Update 2

Being new to the world of Stack Exchange I did not realize that there exists a site solely devoted to cryptography. In light of this, I hope someone could help me migrate this question to the appropriate site. Unless, of course, someone could answer the question here instead. I am not getting anywhere with this question.


Last year, a question concerning plaintext attacks was posted on on this website. I have no problem to see how to solve it when we are given two ciphertexts and $(c_1,c_2)$ and their corresponding plaintexts $(m_1,m_2)$. But, when I am to deal with the situation where $p$ is unknown it gets complicated. In this instance, I have three pairs of ciphertexts and plaintexts - $c_i \not =c_j$ for $i,j \in \{1,2,3\}$ and $m_i \not = m_j$ for $i,j \in \{1,2,3\}$. This differs then from the previous question in the sense that I cannot use the method that fkraiem provided given two of the ciphertexts are equal.

To find $p$:

You have $k_1m_1+k_2 \equiv k_1m_2+k_2 \equiv c_2 \pmod p$ so $k_1(m_1-m_2) \equiv 0 \pmod p$. This means that either $k_1$ or $m_1-m_2$ is a multiple of $p$ (this is where the fact that $p$ is prime comes in). $k_1$ can't be a multiple of $p$, because otherwise the encryption function is constant, which is absurd, so $m_1-m_2$ is a multiple of $p$.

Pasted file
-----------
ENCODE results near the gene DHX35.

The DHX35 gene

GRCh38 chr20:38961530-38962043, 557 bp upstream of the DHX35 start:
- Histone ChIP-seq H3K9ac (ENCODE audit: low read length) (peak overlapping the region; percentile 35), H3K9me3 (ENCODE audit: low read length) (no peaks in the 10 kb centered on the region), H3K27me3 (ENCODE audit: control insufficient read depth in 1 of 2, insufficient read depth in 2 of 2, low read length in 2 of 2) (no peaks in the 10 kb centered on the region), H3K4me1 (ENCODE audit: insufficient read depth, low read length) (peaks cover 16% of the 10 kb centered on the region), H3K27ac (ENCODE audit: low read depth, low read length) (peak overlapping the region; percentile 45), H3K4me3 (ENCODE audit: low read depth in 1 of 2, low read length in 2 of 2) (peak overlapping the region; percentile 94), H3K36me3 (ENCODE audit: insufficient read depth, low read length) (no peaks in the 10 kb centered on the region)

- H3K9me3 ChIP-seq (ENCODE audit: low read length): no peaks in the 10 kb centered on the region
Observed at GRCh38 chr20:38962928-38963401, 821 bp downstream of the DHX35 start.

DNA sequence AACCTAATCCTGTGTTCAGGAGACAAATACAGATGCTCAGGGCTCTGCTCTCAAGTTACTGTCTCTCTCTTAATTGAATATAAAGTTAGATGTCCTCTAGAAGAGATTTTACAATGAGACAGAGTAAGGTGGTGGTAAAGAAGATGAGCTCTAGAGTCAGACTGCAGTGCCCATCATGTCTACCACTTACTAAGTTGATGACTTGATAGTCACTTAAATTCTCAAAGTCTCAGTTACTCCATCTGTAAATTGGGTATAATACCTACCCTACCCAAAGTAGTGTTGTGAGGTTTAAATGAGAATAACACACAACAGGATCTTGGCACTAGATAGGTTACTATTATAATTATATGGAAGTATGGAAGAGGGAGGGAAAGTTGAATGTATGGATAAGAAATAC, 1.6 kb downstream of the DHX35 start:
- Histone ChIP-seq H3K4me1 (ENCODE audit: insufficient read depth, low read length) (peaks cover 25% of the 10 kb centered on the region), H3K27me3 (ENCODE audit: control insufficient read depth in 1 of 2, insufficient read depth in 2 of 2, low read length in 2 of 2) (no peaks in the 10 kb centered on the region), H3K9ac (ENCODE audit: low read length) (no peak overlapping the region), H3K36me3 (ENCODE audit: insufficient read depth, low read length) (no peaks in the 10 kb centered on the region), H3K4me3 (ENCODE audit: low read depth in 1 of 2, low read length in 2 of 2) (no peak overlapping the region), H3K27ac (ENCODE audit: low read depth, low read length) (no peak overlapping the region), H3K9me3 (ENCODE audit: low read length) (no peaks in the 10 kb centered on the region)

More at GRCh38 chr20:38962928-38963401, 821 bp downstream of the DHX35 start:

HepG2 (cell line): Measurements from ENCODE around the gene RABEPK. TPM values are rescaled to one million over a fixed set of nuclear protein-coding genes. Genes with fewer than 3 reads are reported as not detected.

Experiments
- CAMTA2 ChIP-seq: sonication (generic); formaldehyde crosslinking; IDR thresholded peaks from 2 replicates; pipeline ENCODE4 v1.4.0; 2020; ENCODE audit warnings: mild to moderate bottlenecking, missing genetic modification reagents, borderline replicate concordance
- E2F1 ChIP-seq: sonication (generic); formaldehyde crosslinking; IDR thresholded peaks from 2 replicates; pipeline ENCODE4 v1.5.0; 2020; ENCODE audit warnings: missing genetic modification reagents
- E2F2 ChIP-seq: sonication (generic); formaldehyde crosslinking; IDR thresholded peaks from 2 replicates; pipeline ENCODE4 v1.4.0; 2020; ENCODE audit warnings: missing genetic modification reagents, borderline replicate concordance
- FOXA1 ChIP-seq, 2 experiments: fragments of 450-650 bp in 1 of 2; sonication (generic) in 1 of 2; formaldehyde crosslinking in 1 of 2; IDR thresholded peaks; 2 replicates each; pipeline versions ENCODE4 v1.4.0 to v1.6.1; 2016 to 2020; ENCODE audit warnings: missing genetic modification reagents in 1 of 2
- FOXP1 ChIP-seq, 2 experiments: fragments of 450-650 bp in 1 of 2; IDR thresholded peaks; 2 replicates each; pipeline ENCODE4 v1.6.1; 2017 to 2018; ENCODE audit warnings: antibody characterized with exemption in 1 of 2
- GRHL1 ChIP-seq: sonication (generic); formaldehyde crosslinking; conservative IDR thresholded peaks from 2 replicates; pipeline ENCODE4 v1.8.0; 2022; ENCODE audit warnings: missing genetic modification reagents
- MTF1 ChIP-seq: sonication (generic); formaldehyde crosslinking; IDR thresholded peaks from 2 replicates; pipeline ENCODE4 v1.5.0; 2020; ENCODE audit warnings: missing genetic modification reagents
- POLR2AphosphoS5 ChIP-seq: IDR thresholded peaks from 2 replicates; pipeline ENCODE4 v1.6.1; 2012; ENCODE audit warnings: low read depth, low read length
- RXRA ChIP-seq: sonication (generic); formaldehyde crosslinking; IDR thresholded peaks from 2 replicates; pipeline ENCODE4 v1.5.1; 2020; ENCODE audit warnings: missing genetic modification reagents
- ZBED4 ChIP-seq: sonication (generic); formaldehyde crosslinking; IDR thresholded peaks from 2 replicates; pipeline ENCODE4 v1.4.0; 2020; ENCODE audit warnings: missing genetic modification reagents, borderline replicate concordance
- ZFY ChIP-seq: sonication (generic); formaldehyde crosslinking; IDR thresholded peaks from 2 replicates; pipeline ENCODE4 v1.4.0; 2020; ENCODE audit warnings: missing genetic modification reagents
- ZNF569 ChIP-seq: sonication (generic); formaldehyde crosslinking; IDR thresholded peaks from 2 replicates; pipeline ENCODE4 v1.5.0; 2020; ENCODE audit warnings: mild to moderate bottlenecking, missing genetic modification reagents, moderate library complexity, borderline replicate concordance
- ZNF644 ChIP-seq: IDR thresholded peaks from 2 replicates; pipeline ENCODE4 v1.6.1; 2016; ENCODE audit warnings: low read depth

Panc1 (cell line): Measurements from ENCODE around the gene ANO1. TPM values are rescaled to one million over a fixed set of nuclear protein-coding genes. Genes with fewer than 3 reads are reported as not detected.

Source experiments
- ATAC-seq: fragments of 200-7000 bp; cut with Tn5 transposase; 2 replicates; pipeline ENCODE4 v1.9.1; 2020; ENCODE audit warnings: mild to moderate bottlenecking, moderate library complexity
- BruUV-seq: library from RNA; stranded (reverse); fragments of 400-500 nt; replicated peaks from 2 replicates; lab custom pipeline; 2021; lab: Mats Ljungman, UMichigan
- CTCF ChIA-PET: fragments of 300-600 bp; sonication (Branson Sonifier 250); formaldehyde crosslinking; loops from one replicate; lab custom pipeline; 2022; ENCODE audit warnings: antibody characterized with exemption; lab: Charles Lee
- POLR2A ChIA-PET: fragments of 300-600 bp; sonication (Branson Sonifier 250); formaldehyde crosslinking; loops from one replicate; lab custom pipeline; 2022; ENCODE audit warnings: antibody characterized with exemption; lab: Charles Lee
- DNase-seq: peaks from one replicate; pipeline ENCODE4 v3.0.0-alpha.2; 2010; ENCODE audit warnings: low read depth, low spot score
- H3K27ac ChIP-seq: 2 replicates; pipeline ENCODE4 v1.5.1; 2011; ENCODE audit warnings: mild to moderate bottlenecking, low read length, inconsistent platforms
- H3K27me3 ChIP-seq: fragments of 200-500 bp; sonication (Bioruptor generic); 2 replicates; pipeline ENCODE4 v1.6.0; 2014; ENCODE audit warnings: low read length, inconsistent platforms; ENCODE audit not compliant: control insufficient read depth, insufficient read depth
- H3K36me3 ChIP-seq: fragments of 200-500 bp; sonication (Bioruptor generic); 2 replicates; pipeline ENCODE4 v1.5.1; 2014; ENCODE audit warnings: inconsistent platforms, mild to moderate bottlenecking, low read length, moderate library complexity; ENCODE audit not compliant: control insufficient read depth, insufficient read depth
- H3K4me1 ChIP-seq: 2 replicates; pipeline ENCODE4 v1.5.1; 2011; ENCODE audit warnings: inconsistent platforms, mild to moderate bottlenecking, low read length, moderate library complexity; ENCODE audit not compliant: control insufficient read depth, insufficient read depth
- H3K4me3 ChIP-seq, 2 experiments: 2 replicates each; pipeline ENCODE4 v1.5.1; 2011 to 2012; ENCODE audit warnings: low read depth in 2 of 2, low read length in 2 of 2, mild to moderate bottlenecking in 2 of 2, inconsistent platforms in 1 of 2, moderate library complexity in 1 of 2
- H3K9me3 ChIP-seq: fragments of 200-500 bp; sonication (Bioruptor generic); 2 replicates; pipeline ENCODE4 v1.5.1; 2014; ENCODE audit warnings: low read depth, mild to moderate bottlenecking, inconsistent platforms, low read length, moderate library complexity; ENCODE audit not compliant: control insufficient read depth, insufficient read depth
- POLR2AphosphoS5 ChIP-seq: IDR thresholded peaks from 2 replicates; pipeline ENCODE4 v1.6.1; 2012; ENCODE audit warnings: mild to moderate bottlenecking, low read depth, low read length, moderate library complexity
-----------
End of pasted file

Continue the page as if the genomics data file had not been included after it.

You can now try to find $k_1,k_2$ using each prime divisor of $m_1-m_2$ as modulus until you find one which works for the two pairs $((m_1,c_2),(m_3,c_3))$ and $((m_2,c_2),(m_3,c_3))$.

Thus my question is this: How would one go about determine $p$ if the ciphertexts are all different?


For example, suppose $(c_1,c_2,c_3)=(13,19,3)$ and $(m_1,m_2,m_3)=(5,10,23)$. How do I go about to determine $p$?


You know from the affine equations that there are $t_i$ such that $5k_1 + k_2 = 13 + t_1p, 10k_1 +k_2 = 19+t_2p$ and $23k_1+k_2=3+t_3p$. The first 2 subtracted tells us that $5k_1 -6$ is a multiple of $p$, and the third minus the first tells us $18k_1+10$ is a multiple of $p$ as well.

Multiply $5k_1 -6$ by $18$ and $18k_1+10$ by $5$ and we still have multiples of $p$. Subtract and we know $158$ is a multiple of $p$.

Now you can fill in the rest I think.


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